blue-junk-journalAnother Sunday, and time for a new junk journal spread. The last month or more has been challenging, as I continue to devote most of my energy to caring for a loved one in need. There was no Christmas for my family, and everything’s been somewhat of a blur. The good news is that the outcome will (eventually) be positive. The down side is that it’s easy to become exhausted and a bit blue when routine is disrupted and there’s little time for leisure or self care. This new journal is helping to keep me on course.

detail-blue-junk-journalPerhaps that’s why I chose “Blue” as the theme for today’s entry. Blue is also my favourite colour. There are so many beautiful shades: aquamarine (my birthstone), azure, cerulean, cobalt, cornflower, cyan, denim, indigo, midnight, navy, periwinkle, powder, robin’s egg, royal, sapphire, sky, teal, turquoise, ultramarine. There’s even an intriguing one called zaffre, a deep cobalt earth pigment used since the 16th century to colour and stain glass.

Whatever the shade, the colour blue is thought to help ease anxiety, slow the body’s metabolism and instill a sense of calm and peace. No wonder it’s the world’s most popular favourite colour! People who prefer blue are likely to be sensitive and reliable, seek harmony and always make an effort to think of others. Stability is very important for blue lovers.


Credit: Pantone

When the world seems to be going off the rails, we need as much soothing serenity as we can get. It’s not surprising that the Pantone Color Institute has chosen “Classic Blue” as its 2020 colour of the year.

Now to the journal: the spread’s background consists of lyrics from popular songs with “blue” in the title. How many can you recognize? I’ll give you one: the last verse of Joni Mitchell’s song, Blue, from her 1971 album of the same name. I love the poetic melancholy of these words:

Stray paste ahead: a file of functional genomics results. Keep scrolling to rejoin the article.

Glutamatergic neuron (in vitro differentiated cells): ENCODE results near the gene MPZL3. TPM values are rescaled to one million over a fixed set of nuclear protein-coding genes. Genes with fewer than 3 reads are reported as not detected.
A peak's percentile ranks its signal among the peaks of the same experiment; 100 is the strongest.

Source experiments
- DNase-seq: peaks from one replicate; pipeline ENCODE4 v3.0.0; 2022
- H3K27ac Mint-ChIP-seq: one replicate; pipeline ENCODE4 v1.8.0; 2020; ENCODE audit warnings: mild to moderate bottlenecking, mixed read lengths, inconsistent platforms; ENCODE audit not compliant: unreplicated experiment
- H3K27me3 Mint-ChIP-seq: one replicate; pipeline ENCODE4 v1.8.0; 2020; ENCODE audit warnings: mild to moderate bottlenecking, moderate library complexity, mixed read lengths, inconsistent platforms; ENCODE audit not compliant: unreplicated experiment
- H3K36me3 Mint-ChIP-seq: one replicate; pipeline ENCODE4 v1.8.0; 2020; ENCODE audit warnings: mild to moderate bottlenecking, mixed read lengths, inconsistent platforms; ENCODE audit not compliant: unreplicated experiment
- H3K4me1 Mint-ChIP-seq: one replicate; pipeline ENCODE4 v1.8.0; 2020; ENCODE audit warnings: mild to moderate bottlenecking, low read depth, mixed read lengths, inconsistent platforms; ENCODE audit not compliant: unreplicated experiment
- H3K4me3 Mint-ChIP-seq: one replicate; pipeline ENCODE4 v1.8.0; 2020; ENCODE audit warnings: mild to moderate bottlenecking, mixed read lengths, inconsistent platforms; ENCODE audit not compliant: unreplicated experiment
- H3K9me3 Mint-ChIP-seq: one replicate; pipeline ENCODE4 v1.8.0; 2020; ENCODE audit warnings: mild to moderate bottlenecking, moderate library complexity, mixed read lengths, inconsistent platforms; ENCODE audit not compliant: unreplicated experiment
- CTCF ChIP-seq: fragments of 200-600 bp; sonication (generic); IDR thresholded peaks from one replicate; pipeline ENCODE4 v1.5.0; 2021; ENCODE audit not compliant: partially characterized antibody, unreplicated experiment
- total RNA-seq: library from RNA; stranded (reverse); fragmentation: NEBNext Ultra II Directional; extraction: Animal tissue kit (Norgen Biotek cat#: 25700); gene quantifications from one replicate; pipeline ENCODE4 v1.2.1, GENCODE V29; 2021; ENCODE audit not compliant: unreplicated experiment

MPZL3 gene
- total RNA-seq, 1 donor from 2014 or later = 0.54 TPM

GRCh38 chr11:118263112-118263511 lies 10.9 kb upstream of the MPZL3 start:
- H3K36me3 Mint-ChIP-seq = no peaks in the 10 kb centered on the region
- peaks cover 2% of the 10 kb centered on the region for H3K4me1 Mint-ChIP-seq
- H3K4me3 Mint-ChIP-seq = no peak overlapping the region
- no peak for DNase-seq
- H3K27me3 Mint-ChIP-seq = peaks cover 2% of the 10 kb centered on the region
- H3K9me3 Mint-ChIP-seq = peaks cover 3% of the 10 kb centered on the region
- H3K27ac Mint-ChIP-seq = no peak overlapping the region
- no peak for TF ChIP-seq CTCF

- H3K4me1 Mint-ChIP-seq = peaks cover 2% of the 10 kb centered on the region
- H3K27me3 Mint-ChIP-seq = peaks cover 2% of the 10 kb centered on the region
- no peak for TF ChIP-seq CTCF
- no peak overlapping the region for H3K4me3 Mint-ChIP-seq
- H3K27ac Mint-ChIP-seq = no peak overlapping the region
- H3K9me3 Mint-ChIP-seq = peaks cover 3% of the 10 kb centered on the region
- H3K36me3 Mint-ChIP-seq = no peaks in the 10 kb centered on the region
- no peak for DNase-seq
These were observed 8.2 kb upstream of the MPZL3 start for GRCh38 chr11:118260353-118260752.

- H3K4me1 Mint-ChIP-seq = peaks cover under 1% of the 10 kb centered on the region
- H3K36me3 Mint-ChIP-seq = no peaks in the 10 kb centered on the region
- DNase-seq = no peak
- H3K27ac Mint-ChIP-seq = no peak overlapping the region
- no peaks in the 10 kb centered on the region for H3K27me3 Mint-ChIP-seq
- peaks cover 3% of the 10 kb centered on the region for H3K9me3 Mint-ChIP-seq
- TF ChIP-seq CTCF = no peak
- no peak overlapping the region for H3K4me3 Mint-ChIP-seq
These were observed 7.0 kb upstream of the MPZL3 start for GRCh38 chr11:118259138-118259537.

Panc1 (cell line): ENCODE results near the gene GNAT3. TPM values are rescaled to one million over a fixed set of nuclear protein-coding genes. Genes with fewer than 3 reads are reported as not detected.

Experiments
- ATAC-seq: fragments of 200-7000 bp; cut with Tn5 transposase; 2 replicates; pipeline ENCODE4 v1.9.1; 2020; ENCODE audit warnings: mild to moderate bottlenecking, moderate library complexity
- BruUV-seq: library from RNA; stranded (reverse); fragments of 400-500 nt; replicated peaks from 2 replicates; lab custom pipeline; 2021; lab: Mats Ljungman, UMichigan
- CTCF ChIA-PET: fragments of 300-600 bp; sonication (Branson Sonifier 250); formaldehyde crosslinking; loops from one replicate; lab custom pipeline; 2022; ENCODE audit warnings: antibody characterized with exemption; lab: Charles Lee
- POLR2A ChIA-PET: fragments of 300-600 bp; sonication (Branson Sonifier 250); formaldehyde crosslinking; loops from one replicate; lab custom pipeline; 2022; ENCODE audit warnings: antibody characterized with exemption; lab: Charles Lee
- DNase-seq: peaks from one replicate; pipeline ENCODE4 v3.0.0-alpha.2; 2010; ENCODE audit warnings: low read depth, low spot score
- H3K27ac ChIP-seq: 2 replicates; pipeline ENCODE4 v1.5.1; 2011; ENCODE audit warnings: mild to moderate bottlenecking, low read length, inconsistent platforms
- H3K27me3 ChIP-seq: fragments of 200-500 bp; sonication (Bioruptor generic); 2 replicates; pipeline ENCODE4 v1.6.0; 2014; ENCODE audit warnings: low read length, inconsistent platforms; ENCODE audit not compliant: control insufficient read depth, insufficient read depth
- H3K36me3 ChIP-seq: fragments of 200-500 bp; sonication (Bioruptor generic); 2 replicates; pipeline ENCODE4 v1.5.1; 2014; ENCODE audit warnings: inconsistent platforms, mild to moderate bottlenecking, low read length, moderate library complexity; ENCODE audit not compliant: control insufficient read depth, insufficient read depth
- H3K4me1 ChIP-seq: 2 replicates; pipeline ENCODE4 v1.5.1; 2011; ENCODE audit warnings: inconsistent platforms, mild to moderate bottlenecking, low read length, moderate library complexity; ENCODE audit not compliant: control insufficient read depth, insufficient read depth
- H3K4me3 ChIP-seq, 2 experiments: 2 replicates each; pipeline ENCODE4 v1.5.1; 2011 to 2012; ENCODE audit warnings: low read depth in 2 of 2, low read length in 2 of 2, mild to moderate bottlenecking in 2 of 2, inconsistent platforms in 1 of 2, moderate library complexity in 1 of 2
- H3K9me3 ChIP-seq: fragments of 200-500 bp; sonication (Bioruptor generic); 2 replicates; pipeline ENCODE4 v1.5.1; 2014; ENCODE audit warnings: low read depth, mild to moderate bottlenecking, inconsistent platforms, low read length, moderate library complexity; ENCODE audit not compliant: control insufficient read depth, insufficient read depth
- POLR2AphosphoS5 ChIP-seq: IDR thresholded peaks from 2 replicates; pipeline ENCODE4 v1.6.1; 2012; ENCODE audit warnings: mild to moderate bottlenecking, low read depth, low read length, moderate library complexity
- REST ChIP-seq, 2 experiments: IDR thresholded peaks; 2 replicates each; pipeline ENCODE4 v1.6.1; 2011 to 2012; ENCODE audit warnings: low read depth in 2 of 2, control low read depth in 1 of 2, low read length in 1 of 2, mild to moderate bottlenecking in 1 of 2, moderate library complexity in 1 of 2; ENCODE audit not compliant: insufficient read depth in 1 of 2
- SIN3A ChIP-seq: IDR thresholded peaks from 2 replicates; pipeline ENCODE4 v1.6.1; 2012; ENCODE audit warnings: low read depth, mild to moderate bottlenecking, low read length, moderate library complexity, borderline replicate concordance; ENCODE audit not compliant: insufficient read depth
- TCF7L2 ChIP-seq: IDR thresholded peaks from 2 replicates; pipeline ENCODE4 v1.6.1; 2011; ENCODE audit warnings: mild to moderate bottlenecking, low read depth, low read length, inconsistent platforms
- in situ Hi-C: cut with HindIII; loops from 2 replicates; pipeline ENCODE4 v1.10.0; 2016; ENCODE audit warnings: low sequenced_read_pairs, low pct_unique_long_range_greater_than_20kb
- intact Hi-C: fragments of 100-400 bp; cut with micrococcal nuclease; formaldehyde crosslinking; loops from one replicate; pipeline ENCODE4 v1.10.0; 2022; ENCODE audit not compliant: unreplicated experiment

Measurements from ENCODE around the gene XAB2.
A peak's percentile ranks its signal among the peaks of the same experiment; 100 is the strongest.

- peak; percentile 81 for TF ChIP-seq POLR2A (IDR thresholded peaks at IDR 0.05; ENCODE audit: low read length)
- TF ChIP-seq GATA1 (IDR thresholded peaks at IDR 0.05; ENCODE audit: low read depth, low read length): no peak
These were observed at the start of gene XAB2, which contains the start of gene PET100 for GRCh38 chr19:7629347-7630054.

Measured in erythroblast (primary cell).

Here is a shell for you
Inside you’ll hear a sigh
A foggy lullaby
There is your song from me

junk-journal-blue-detailWishing you sapphire skies and denim dreams!

January Journal: Hot Tea Month

junk-journal-tea-monthDid you know that January is National Hot Tea Month in the U.S.? Why should they – a country of coffee drinkers – have all the fun? I hereby declare January to be international Hot Tea Month!

I’m celebrating my favourite beverage with a new junk journal spread. I feel like there’s a lot going on in this one (maybe too much) but I had fun snipping lots of little bits from old issues of a beloved magazine, Victoria – which is guaranteed to offer afternoon tea vignettes galore.

tea-junk-journalIn keeping with the tea theme, I also used some pinked cotton fabric with a feminine rosebud pattern for the title background, paper doilies, tea bag string tags and wrappers, an old postage stamp from India showing a field worker “plucking tea”, brewing instructions, and more.

junk-journal-teaI think my favourite element is the tea bag-shaped cardstock tag which I découpaged with floral scrapbook paper, stamping and ransom-note style letters. (I managed to avoid using my handwriting for the entire spread.) The other side has a Victorian teapot stamp on it, and I aged the whole thing with distress ink. I used the same ink on the tea wrapper pocket to reduce its shininess.